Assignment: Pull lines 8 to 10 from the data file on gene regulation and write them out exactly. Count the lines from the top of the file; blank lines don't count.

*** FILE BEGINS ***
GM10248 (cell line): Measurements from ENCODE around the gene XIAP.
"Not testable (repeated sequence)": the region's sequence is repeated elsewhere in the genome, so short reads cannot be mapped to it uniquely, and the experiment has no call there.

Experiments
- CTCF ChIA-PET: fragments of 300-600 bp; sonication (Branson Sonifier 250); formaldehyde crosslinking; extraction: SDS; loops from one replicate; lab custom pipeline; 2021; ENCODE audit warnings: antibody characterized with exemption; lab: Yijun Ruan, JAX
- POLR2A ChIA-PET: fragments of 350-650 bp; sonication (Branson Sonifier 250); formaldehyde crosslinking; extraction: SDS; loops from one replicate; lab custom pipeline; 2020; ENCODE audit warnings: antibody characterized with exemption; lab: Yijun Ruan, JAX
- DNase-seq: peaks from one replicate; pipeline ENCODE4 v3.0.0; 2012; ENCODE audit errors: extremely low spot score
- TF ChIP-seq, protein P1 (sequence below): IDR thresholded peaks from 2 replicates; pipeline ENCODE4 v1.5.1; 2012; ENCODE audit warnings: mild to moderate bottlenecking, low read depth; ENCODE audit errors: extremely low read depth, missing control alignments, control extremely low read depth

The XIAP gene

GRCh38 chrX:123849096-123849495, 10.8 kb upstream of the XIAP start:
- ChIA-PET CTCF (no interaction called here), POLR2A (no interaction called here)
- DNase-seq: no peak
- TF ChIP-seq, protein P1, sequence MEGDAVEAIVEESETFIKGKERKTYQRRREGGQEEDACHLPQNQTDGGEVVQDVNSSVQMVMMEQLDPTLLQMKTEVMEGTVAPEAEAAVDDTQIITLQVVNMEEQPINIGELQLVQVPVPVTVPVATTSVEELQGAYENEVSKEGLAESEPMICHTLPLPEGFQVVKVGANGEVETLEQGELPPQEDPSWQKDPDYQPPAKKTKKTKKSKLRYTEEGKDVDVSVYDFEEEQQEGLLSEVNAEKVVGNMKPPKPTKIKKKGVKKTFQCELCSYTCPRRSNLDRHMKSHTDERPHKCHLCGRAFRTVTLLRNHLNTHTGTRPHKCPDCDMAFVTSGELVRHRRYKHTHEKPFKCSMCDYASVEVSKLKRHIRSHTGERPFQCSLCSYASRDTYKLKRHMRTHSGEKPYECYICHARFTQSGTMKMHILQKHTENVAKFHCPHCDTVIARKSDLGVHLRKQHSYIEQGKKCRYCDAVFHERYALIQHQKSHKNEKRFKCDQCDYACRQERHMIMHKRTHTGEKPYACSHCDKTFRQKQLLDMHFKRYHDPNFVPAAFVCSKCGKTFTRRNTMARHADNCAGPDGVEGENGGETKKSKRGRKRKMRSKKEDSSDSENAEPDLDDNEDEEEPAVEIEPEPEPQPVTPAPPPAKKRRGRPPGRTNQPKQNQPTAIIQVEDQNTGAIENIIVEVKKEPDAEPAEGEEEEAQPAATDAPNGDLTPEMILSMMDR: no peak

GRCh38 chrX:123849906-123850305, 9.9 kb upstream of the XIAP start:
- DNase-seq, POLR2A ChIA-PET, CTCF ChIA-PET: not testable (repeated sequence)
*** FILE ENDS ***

The XIAP gene

GRCh38 chrX:123849096-123849495, 10.8 kb upstream of the XIAP start:
- ChIA-PET CTCF (no interaction called here), POLR2A (no interaction called here)